He learned where blitzes were coming, where coverages were shading and found a way to always get open. In his final season, Cobb caught 84 passes for 1,017 yards and seven touchdowns.
"The game slowed down to a point where he was seeing everything," Martin said. "He was making plays that only come with maturity and only come with a guy that has mastered that level of the game.
"It got to a point where people knew we were trying to get him the ball, they would know how we were trying to get him the ball and they still couldn't stop it."
Packers coaches are cloaking enthusiasm with reality. It's August. No use revving up the hype machine. Cobb needs more reps with quarterback Aaron Rodgers, coach Mike McCarthy said. The offense is still being installed.
New wide receivers coach Edgar Bennett tapped the brakes while detailing Cobb's potential impact. Still, the talents Bennett sees in Green Bay's current crop of receivers, he noticed instantly in Cobb.
"He's a smart player, an instinctive football player," Bennett said. "He does an outstanding job in the classroom. He's a guy that can jump in there and play multiple spots."
In college, those big and fast receivers devoured all the attention. Georgia's A.J. Green and Alabama's Julio Jones were lauded as the game's best wide receivers. When Martin heard something said about Green and Jones on ESPN, whenever possible he would try to relay it to Cobb.
When last season ended, Cobb did his homework, found out Jones and Green were training in Arizona and joined them.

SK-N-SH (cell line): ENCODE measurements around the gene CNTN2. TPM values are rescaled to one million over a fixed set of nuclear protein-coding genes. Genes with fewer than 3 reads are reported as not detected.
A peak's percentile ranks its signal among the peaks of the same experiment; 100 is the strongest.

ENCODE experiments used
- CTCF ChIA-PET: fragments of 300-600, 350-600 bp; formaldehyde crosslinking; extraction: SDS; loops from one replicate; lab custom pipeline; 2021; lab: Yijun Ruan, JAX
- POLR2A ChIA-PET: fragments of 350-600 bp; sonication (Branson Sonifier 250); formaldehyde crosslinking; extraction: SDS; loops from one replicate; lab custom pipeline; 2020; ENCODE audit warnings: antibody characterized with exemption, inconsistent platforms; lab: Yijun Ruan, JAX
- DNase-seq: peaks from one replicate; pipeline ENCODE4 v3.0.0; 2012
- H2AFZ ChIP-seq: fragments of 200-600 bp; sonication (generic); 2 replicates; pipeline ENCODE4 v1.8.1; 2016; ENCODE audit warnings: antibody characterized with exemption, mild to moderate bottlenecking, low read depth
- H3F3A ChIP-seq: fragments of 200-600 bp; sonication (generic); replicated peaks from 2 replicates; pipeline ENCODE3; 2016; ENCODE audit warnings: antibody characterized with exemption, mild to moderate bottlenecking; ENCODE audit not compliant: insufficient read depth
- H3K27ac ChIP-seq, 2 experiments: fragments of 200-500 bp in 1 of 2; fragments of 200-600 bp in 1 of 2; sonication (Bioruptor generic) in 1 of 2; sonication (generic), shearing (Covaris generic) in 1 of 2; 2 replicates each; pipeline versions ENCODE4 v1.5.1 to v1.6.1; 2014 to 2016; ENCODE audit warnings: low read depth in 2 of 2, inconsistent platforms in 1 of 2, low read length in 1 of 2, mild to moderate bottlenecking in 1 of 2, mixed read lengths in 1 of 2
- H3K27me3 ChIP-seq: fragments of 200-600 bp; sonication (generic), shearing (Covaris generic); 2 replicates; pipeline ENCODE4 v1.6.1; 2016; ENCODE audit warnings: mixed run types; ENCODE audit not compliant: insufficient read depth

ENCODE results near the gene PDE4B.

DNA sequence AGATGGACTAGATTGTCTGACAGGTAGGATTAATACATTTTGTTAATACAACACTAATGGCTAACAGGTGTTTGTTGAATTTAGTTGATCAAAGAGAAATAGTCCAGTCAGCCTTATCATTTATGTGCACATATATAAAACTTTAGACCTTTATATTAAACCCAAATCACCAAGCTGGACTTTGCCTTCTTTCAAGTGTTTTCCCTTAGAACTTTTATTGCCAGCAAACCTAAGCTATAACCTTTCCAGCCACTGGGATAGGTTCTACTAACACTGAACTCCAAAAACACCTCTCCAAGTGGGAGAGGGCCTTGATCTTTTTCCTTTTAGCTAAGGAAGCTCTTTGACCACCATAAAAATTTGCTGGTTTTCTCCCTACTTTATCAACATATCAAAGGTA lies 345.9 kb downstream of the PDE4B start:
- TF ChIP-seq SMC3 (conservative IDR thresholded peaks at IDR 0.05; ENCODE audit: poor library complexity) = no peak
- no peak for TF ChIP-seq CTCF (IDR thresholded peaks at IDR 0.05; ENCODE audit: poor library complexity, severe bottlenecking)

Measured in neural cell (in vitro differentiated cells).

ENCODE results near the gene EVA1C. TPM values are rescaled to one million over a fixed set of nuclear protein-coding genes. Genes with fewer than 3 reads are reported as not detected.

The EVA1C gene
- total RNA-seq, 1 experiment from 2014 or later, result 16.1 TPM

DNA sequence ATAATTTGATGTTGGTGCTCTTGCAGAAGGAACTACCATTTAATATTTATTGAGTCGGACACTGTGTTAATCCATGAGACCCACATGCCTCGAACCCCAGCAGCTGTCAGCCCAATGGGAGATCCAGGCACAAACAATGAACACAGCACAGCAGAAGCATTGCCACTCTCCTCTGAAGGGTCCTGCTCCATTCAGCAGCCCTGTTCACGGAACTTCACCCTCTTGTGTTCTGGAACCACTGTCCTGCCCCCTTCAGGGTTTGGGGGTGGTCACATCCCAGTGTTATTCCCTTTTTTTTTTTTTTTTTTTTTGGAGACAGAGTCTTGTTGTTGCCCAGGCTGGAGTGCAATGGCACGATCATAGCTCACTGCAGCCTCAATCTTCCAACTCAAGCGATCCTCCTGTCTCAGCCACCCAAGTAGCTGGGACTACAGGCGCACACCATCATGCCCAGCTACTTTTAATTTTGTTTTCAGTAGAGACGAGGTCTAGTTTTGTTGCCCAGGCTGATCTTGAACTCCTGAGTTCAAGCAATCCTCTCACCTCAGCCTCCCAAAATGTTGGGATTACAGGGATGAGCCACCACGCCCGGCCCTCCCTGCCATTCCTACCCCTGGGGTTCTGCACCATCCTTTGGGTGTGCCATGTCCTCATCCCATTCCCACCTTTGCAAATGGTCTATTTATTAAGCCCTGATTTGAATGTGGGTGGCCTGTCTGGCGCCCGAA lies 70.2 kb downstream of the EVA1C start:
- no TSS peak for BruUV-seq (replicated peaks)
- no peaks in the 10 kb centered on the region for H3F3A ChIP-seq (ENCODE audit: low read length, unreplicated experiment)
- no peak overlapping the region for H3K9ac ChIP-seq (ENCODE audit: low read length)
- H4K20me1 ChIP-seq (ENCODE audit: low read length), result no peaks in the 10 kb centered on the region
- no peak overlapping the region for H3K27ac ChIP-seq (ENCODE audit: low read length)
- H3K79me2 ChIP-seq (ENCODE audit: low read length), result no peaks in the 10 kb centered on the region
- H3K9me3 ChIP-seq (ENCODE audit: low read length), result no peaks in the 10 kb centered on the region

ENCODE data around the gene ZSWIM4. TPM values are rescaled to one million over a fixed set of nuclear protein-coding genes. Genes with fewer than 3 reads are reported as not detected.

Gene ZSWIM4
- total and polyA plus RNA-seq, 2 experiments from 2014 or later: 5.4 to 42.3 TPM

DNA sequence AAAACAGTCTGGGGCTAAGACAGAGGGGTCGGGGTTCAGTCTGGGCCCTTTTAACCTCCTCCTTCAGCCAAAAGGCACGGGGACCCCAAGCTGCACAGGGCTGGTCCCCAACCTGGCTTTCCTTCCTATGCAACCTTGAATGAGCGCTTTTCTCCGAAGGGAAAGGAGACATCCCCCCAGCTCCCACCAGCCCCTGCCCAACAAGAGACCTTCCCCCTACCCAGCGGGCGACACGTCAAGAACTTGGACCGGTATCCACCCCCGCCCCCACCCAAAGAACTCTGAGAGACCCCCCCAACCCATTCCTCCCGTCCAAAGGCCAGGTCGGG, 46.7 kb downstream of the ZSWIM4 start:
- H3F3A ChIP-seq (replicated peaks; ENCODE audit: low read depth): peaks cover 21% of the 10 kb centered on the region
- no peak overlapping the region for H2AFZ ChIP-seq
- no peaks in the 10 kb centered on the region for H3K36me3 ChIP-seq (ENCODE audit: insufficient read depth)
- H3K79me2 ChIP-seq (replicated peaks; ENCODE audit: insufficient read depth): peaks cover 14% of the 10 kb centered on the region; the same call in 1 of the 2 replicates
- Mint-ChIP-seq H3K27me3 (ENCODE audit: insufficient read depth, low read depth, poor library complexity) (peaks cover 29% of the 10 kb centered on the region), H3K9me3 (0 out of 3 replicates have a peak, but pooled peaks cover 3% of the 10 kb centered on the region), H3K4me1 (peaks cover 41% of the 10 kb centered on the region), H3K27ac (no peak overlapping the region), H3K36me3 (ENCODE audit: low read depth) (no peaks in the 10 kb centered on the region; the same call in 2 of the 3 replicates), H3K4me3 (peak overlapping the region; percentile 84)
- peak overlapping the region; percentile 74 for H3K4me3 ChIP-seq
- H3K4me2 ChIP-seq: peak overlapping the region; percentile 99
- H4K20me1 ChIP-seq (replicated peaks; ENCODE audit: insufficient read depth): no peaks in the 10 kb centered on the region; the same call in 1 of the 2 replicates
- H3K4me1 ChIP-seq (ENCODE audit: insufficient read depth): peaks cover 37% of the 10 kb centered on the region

"They were supposed to be the top guys in our class, which they are, and I wanted to see how they worked," Cobb said. "Just compete with them."
The Cincinnati Bengals took Green fourth overall in the draft. Two picks later, the Atlanta Falcons mortgaged their immediate future on Jones. Cobb went 64th overall.
The lockout prohibited Cobb from getting a playbook and talking to Packers coaches. Further, Green Bay players did not organize workouts of any sort. So Cobb studied his new team on film. Luckily, Kentucky had film of two NFL teams in-house, the Packers and the New England Patriots.
Kentucky has been trying to mimic many concepts of McCarthy's offense. Immediately, Cobb noticed similarities.
"The style of play," Cobb said. "The spacing. The routes and stuff are all similar."
This week, Cobb lined up at all three receiver spots in practice. He caught several passes — some across the middle, some downfield. On one 20-yard comeback route, Rodgers gunned a pass to him as soon he turned.
Many routes and reads are the same. The only glaring difference from Kentucky's offense is how plays are called, Cobb said. He's meeting with Donald Driver, Greg Jennings and other receivers deep into the night after practice to figure that out. Back in the meeting room, Cobb feels at home.
The second-rounder is everything coaches hoped for. The Packers drafted a smart player. Heck, Cobb took a political science test Thursday night after practice. He's 30 credits away from graduating.
Now comes the hard part — playing.
Receiver James Jones was re-signed. Tight end Jermichael Finley is back. Jennings, Driver and Jordy Nelson aren't going anywhere. Right now, Cobb is the team's No. 5 wide receiver at best, although he also is in the mix as a return man.
How will Cobb be used? Martin breaks out into laughter.
"That's not my job. That's not my job," he repeats. "I think Coach McCarthy and those guys are smart enough to figure it out. Those guys could be scary good."